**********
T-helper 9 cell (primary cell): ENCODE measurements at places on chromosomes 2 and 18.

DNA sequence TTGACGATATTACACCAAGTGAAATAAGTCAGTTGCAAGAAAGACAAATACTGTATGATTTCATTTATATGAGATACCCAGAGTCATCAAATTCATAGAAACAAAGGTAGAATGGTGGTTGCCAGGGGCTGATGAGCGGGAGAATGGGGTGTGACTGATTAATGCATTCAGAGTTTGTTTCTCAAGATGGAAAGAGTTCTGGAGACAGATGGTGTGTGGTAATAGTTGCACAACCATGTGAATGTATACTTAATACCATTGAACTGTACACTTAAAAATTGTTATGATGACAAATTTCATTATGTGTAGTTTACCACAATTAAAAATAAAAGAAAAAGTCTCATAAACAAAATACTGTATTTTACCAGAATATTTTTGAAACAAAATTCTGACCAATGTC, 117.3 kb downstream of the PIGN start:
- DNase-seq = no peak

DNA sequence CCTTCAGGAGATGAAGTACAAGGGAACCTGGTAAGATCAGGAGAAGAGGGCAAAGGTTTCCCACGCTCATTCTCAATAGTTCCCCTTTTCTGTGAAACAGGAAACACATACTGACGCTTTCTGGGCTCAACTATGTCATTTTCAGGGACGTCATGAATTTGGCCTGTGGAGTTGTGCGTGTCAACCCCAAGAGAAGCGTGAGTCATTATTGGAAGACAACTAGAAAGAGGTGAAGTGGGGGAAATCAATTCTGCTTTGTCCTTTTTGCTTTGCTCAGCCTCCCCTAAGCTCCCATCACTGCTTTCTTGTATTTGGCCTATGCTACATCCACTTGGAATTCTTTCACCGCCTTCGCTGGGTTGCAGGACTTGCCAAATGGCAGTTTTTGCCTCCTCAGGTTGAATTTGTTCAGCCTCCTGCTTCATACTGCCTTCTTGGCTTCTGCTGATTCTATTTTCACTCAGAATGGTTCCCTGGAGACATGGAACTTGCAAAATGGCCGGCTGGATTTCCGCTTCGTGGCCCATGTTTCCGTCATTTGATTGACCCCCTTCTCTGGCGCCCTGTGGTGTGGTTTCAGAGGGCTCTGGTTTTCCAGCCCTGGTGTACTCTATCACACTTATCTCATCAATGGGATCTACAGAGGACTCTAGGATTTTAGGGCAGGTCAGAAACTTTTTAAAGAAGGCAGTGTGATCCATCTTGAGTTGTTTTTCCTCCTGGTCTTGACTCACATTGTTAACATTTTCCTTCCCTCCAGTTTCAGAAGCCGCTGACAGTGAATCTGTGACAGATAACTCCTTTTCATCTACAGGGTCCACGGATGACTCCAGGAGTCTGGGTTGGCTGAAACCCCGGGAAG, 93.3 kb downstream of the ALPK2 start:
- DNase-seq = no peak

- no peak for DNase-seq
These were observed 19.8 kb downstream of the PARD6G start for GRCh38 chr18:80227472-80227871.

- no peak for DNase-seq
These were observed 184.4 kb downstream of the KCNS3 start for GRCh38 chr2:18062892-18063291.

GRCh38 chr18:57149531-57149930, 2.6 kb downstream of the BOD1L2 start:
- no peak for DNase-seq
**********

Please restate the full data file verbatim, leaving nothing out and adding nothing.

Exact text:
T-helper 9 cell (primary cell): ENCODE measurements at places on chromosomes 2 and 18.

DNA sequence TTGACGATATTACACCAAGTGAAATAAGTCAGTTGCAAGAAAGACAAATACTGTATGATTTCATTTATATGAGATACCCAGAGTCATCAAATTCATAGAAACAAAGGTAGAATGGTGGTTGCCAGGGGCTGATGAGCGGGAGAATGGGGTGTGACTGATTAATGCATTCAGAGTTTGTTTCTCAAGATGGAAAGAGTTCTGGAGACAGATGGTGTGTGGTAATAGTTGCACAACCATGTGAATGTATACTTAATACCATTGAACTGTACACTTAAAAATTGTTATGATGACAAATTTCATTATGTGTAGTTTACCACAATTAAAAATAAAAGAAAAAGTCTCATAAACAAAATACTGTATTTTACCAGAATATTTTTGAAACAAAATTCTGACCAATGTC, 117.3 kb downstream of the PIGN start:
- DNase-seq = no peak

DNA sequence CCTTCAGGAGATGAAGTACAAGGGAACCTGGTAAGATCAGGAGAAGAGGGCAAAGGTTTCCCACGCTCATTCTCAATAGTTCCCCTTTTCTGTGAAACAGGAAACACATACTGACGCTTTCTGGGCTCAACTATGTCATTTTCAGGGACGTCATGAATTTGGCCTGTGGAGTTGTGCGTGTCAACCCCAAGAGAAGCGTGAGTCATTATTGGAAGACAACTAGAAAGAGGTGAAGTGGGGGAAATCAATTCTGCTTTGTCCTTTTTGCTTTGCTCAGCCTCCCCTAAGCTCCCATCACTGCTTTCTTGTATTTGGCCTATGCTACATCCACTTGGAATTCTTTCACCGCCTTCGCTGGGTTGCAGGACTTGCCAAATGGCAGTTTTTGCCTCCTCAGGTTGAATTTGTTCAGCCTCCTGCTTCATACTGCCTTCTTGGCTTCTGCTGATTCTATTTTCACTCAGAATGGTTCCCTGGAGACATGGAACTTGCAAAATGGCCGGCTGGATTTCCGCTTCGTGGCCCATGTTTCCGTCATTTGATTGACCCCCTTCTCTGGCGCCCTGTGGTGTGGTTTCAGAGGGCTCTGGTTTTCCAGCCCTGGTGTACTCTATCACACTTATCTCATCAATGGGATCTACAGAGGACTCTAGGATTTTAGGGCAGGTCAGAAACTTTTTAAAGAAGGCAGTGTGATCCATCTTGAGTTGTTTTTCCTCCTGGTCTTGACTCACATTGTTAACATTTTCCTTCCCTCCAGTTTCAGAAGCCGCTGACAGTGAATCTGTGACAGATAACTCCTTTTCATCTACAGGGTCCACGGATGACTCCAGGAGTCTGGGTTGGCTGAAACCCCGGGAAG, 93.3 kb downstream of the ALPK2 start:
- DNase-seq = no peak

- no peak for DNase-seq
These were observed 19.8 kb downstream of the PARD6G start for GRCh38 chr18:80227472-80227871.

- no peak for DNase-seq
These were observed 184.4 kb downstream of the KCNS3 start for GRCh38 chr2:18062892-18063291.

GRCh38 chr18:57149531-57149930, 2.6 kb downstream of the BOD1L2 start:
- no peak for DNase-seq